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For many companies, 2020 brought a sudden transition to remote work. Teams were scattered as everyone worked from home, and the only interaction people experienced with their teams was virtual. One challenge that has emerged in this period of rapid change has been building community in the workplace. But why is community so vital at work?

The need for connection and community is primal, as fundamental as the need for air, water, and food.

  –Dean Ornish

Community: A Historical Perspective

Humans are hard-wired for connection. We are tribal creatures, and evolutionarily speaking, we literally used to depend on one another for survival. In tribal times, if a hunter was injured while on the hunt, he depended on his tribe to provide him with food and healing care until he was ready to get back on his own two feet and resume providing.

So even when a hunter was unable to hunt and provide for the tribe (the hunter not giving something), the tribe was there to care for him and nurture him back to health (the hunter taking something). It’s the hard-wired nature of our brains for that connection that kept us together as humans, increasing our chance of surviving, adapting, and evolving.

In today’s times, our dependence on one another looks different. Our interdependence has become more transactional in nature. For example, you probably depend on your grocery store to provide you with the food you desire, and you probably use money that you have earned yourself to pay for that food. That is transactional interdependence.

But our hard-wired need for connection has not gone away.

How Community Works Within an Organization

In an organizational context, it can be easy to think of examples of interdependence, or times when we need each other to get our work done. The sales department needs Sales Qualified Leads (SQL’s) from the marketing department to hit their revenue numbers. The customer experience department needs clarity from the sales department about what promises have been made to the customers, so they are able to fulfill those promises. The product team needs information from the sales department to know what the target market is saying they want from the product so they can continue to grow their sales.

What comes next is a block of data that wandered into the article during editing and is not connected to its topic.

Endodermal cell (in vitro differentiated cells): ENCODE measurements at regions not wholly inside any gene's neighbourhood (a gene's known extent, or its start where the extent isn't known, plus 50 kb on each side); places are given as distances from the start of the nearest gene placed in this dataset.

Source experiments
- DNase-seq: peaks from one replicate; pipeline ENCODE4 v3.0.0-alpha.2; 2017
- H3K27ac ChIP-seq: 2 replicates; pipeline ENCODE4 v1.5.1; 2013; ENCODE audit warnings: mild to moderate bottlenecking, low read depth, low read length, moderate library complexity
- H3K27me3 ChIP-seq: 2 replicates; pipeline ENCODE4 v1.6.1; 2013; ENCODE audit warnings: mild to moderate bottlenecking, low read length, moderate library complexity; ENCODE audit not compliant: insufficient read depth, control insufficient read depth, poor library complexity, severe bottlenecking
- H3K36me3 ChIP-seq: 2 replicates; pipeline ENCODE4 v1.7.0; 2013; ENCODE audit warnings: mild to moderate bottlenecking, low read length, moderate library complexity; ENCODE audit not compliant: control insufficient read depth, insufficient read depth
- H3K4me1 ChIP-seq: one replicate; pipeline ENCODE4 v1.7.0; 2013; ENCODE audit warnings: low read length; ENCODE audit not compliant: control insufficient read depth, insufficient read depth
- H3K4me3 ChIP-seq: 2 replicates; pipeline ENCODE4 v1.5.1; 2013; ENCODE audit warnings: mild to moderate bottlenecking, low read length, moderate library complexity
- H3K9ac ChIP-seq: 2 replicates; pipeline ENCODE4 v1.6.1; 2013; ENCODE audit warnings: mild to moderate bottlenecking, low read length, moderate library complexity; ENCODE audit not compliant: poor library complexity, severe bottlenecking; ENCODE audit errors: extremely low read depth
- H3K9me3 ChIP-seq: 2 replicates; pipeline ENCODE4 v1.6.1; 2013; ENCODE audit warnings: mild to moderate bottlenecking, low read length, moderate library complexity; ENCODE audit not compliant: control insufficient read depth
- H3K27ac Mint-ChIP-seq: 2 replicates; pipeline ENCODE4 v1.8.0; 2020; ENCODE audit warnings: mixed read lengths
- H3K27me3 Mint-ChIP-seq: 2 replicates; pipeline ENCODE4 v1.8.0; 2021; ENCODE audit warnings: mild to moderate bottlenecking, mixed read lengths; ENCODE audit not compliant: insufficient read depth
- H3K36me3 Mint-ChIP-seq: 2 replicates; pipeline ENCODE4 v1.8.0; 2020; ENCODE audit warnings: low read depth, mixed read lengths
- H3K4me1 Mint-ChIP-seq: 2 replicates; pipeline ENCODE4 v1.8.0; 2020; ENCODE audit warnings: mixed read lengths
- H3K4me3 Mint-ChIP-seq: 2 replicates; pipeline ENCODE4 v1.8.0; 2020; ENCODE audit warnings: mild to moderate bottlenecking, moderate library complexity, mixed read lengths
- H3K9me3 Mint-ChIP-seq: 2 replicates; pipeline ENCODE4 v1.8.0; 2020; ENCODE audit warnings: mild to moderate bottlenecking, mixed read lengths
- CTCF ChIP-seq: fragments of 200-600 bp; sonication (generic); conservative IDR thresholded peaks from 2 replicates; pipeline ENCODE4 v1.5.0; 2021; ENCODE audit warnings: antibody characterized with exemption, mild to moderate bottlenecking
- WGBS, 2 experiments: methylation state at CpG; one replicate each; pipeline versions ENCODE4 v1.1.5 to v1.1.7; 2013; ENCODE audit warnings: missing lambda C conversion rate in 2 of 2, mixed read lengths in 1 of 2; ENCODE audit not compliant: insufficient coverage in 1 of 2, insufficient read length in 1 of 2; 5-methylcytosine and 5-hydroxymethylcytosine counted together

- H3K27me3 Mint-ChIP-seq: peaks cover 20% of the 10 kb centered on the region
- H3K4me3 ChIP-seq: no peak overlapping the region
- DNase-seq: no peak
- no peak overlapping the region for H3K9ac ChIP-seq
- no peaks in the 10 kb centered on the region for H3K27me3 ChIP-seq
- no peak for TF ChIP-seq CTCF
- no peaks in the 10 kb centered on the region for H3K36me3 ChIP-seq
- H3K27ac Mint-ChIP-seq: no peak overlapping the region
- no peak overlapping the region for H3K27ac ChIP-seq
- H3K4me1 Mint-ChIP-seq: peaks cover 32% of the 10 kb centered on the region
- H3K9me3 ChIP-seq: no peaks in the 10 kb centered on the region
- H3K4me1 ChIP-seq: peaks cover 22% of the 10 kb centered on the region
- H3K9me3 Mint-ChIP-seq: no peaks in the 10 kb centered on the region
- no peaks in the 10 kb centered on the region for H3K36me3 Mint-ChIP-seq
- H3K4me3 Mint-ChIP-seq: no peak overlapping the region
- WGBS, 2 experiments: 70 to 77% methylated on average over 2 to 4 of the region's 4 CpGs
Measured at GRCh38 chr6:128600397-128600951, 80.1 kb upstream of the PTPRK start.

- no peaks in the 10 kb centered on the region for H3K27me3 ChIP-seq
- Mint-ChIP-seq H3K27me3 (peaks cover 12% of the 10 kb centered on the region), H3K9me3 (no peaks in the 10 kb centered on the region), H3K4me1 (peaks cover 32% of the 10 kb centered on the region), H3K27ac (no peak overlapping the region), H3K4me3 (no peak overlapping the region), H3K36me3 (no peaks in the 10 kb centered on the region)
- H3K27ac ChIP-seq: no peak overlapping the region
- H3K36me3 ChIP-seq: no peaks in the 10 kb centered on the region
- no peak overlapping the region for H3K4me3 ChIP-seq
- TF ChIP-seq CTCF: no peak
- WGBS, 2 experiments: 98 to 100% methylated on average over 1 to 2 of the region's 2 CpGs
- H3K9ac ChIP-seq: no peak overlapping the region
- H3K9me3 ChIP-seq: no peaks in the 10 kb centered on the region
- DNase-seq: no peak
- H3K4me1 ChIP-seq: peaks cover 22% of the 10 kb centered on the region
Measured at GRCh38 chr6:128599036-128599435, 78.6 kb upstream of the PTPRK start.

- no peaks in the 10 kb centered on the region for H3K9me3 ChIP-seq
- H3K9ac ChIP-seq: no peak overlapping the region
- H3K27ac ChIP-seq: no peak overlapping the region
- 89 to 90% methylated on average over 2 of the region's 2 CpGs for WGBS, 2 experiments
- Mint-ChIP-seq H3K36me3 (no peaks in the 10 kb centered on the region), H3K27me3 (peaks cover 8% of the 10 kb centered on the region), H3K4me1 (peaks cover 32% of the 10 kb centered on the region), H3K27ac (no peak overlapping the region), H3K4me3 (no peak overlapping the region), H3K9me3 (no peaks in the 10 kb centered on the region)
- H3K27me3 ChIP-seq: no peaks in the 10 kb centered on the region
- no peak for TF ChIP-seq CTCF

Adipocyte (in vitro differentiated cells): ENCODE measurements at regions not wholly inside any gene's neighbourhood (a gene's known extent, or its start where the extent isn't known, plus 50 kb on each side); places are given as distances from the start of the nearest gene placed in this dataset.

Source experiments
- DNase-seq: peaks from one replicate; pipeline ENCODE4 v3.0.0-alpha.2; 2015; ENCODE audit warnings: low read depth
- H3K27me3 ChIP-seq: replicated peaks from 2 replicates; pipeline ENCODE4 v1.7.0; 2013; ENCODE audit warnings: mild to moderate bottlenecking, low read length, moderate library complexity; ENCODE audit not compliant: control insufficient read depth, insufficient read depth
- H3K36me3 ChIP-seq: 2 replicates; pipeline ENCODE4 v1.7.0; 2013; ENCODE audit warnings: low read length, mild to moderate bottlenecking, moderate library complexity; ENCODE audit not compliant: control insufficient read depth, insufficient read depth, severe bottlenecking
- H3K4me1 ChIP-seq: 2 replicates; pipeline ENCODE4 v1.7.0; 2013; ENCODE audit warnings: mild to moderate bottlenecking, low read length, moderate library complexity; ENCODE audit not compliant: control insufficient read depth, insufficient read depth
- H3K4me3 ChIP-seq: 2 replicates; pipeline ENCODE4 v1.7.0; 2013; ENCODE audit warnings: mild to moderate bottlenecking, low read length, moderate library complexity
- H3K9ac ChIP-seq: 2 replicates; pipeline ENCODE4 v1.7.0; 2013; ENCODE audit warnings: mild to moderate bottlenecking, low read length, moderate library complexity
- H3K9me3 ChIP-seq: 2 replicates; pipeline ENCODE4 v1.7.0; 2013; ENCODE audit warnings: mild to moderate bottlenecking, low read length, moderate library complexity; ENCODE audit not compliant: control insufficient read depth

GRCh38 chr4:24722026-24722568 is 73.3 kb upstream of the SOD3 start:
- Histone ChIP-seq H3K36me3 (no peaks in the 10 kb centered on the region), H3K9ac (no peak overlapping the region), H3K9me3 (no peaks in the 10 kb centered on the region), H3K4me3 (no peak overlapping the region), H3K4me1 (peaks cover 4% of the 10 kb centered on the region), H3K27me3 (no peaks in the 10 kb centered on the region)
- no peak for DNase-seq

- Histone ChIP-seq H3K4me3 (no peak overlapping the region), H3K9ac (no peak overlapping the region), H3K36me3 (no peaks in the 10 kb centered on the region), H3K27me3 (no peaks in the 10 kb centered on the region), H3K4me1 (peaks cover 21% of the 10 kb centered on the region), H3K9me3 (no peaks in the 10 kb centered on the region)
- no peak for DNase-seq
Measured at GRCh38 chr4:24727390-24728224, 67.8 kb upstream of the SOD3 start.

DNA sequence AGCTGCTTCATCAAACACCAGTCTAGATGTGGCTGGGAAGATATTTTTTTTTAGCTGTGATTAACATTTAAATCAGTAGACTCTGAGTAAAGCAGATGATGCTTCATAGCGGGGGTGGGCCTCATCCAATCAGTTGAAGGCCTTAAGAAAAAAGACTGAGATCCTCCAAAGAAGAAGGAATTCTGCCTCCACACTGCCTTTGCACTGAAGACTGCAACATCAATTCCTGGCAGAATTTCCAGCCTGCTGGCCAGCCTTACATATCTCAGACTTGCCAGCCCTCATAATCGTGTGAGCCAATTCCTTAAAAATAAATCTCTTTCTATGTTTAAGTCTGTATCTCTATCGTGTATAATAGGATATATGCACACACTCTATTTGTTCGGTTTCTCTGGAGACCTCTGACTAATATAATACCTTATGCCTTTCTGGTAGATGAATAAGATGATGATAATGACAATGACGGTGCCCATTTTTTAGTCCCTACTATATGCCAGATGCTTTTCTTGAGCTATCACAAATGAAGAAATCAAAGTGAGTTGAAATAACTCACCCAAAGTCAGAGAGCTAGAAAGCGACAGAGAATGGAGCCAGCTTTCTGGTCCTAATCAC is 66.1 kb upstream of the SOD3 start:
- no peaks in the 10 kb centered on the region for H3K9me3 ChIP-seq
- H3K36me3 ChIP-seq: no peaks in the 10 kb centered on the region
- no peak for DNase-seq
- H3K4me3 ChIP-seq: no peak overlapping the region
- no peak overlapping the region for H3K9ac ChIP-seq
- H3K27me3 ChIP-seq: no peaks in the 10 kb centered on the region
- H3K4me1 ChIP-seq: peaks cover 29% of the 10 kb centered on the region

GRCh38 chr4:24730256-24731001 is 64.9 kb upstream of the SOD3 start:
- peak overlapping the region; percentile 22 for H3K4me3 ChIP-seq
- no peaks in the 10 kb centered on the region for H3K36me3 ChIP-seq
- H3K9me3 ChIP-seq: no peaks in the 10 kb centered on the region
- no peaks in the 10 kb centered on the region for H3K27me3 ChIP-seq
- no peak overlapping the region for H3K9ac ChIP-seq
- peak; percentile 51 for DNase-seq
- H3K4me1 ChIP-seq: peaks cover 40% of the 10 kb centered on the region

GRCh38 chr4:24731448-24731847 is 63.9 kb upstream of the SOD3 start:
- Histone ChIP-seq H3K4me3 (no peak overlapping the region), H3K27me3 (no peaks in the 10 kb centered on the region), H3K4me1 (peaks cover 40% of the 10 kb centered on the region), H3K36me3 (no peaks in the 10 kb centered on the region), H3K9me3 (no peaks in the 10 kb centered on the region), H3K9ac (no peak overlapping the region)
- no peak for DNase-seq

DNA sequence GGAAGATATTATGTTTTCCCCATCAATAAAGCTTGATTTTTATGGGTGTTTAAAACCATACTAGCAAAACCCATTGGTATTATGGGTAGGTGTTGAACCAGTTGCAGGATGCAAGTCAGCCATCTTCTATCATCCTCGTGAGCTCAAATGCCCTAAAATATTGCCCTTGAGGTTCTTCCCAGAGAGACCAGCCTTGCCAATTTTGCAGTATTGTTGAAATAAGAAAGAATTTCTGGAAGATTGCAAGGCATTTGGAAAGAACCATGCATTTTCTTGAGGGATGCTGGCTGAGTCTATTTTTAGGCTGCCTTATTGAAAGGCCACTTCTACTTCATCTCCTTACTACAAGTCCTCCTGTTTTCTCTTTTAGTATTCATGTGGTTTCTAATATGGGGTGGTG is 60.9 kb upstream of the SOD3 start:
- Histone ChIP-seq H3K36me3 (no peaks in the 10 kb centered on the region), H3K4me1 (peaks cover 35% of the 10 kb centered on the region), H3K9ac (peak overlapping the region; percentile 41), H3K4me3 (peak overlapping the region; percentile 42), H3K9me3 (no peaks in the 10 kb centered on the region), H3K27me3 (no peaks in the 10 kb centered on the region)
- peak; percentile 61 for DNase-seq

Transactional Interdependency vs. Community

Organizations are filled with interdependencies. So, what is the difference between doing things at a transactional level and creating a real sense of community?

It’s the difference between gears that are turning like cogs in a machine and actual human beings. Because we apply the science of human behavior to organizations, we want leaders to use what we know about human beings to create an environment that truly brings out the best in people, accomplishes organizational goals, and makes the lives of others better.

And connection is an inherent human need. Even today, when our dependence on one another can feel different, numerous studies have connected loneliness, or the absence of human connection with premature death, and other negative physiological symptoms.

Although humans may differ in terms of how we get our energy, our need for human connection is inherent and shared across the species. And our ability to connect with one another is what enables the sense of community every leader wants in their culture. Read more about culture and community on the Gallaher Edge Blog.

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Also published on Medium.

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